OT? Larry Nassar...

Submitted by Robbie Moore on January 17th, 2018 at 5:02 PM

I've been debating with myself about whether to post my thoughts on this. But what the hell. I need to get this off my chest.

If possible, this is worse than Sandusky. We are talking about molestation of hundreds of women...some just children. We are talking about 20 years of smoke that was swept aside by an army of enablers. We have a coach (female, no less) who answers claims of molestation by saying..."you do not understand the treatment." and then continues to send her athletes for "treatment." We have a national track program turning a blind eye. For 20 years! And continuing to employ the man as team trainer. And yet, even with all the recent disclosures and Nassar's guilt in a court of law, this doesn't come close to the Sandusky level of notoriety. Is it somehow less egregious because female children were victims? Or less egregious because it was heterosexual and not homosexual? Or because it is track instead of football?

We have had half hearted investigations held by university counsel. Investigations which did not produce a report! For which there can be no FOIA requests because of attorney client privilege. One of the responsibilities of leadership is to actually take responsibility. This has happened on the watch of Luanna Simon and Mark Hollis. It doesn't matter if they think they can hide behind plausible deniability and somehow maintain their high six figure salaries. Graham Spanier at Penn State was fired and was convicted of a felony. At the bare minimum Simon and Hollis need to resign and if they refuse to be fired with cause. Perhaps they should consider Hari Kari for the sake of their honor but they have no honor.

I am not so naive or blind to assume this could not happen in Ann Arbor. It can happen anywhere. I hope that Mark Schlissel, Warde Manual and the rest of the people with responsibility for the safety of their community are shining light in every dark corner and have the courage to address whatever they might find. I hope.




January 17th, 2018 at 5:09 PM ^



You may get some negative feedback about equating pedophilia with homosexuality but I also do wonder if there is something to the notion of this being hetero-pedophilia versus the homosexual pedophilia that occured at Penn St..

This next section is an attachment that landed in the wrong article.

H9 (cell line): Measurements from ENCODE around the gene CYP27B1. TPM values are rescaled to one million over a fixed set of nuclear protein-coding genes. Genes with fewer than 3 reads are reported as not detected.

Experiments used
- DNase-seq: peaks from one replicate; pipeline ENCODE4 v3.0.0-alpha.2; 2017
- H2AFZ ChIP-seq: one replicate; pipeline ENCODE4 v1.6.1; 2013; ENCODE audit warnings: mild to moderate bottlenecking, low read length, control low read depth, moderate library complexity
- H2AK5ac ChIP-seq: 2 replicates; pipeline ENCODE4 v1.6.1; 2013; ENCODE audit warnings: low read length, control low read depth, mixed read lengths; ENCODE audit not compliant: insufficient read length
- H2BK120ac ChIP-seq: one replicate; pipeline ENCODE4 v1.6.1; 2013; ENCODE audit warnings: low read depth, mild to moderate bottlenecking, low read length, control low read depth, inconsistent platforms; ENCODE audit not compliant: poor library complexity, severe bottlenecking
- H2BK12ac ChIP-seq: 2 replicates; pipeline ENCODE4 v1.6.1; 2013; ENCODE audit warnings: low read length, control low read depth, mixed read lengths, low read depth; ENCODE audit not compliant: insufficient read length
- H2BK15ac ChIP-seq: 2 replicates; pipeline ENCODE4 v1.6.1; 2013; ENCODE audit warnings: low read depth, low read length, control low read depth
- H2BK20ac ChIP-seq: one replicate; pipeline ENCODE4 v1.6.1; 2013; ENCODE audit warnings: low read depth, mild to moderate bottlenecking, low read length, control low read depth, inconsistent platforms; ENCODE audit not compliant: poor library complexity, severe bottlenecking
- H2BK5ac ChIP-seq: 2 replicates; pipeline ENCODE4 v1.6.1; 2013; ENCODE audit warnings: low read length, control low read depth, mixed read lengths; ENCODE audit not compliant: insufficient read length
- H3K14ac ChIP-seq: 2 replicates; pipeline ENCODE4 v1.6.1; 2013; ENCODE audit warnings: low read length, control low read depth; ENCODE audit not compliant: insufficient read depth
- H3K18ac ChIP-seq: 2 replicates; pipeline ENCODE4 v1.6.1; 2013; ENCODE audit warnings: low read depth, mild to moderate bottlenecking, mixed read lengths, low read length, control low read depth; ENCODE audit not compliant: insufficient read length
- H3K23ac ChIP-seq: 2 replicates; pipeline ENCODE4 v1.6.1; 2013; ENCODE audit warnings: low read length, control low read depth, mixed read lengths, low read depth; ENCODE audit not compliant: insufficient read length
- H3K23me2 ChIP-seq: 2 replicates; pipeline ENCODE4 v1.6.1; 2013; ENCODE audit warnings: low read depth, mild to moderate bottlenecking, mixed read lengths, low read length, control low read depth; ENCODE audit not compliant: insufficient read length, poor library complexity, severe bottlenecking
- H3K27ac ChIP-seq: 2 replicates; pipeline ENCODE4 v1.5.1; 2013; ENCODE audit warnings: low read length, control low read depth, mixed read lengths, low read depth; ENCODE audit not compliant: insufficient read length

January 17th, 2018 at 5:51 PM ^

This is absolutely a thing in my opinion. The revulsion many in society have for gay men means much swifter and harsher punishments for men who abuse boys as compared with men who abuse girls (or women who abuse boys for that matter.)

You can see a similar dynamic in the way Kevin Spacey was treated as compared to other well known figures who've had similar accusations but from women.


January 17th, 2018 at 6:59 PM ^

You're partially right about the culture being particularly revulsed by homosexual men. This undoubtedly contributed to the condemnation of Sandusky. We're still waiting to see what will ultimately happen with Nassar.

There is one significant difference, however, between Sandusky and Nassar. This is somewhat delicate, and to some, distasteful.

I have listened to some of the victims of Nassar's sexual abuse, and they are appalling accounts of wrong actions. In one of the articles at ESPN, there were comments about Nassar's digital penetration of victims with his hand. If Nassar had digitally penetrated the female gymnasts in exactly the same way that Sandusky did, I'm going to bet there would have been much more severe and immediate condemnation. To be more specific, if Nassar had digitally penetrated female athletes not with his hand but with another part of his body, and if he had digitally penetrated another orifice, well, the outcry would be more severe. In Nassar's case, such actions would not have been homosexual, but would have been dreadfully wrong.

I want to be very clear in saying that I am NOT approving in any way, shape, or form for either Nassar or Sandusky, and their actions. Both were totally reprehensible. I would say that I would be more disapproving of Sandusky's form of digital penetration, regardless of the gender of the victim. Sandusky's form of digital penetration is a very clear and horrific violation. Further, what Sandusky did was much more physically damaging than Nassar's abuse. If you really want to know, here is a link:


TL,DR. Main point:  what Sandusky did was much more of a violation and much more physically damaging. This doesn't excuse Nassar in the least.


January 17th, 2018 at 7:08 PM ^

That is a point that has crossed my mind as well.

Somewhat related, I wrote this yesterday in a thread:

I learned from reading the article that APPARENTLY...there are legit massage and/or musculoskeletal corrective techniques utilized that are done trans-rectally or trans-vaginally.  What the fuck.  When and how did that become a thing??!  And 4 of the doctors stuck up for Nassar referencing these techniques (which of course had no parent present nor did the fucking creep use gloves).


January 17th, 2018 at 8:56 PM ^

"I want to be very clear in saying that I am NOT approving in any way, shape, or form for either Nassar or Sandusky, and their actions. Both were totally reprehensible."

Regarding violation, I'm only going with what doctor's have stated clearly in many and various ways. Read the link if you want, or don't. Physical violation is different then moral or ethical violation. Morally and ethically, I am not distinguishing between Sandusky and Nassar in the least.

And the original question was why Sandusky was punished more severely, or seen as doing something more wrong in the eyes of the public. I was speculating on why the population in general may have found Sandusky more heinous. I was not at all suggesting that what Nassar was doing was "less wrong." As regards speculation, that's what the internet is about, but I certainly don't have any information on the mind of the public.


January 17th, 2018 at 7:50 PM ^